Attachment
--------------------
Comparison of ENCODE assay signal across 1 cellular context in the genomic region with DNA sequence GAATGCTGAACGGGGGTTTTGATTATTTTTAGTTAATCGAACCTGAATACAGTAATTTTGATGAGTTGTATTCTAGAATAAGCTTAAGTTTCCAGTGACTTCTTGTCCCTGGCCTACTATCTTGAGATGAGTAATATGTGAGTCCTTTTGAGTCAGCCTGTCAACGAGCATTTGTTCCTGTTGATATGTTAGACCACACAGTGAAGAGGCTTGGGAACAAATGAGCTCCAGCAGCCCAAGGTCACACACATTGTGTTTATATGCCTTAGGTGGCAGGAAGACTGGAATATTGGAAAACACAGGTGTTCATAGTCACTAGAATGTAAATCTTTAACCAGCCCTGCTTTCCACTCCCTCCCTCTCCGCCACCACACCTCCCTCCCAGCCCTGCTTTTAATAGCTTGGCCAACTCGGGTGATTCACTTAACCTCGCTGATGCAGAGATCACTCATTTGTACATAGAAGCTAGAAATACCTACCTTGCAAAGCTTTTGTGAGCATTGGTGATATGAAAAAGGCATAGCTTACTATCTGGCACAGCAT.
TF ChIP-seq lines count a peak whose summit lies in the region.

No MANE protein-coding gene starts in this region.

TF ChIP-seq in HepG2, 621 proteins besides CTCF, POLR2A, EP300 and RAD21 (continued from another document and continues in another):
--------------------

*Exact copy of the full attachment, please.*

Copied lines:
Comparison of ENCODE assay signal across 1 cellular context in the genomic region with DNA sequence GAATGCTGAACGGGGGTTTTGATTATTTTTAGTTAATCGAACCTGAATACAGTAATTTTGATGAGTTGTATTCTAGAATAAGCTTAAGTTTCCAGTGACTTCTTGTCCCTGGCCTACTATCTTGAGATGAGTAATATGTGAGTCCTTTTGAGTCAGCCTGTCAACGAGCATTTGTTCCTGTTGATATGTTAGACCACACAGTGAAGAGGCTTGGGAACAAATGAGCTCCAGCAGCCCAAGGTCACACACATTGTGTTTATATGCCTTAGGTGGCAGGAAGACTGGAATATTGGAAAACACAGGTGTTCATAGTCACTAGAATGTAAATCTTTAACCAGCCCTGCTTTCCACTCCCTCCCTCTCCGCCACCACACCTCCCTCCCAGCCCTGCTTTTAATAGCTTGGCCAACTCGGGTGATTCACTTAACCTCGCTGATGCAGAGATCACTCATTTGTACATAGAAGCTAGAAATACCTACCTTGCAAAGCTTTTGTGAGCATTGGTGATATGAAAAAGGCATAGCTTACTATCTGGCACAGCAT.
TF ChIP-seq lines count a peak whose summit lies in the region.

No MANE protein-coding gene starts in this region.

TF ChIP-seq in HepG2, 621 proteins besides CTCF, POLR2A, EP300 and RAD21 (continued from another document and continues in another):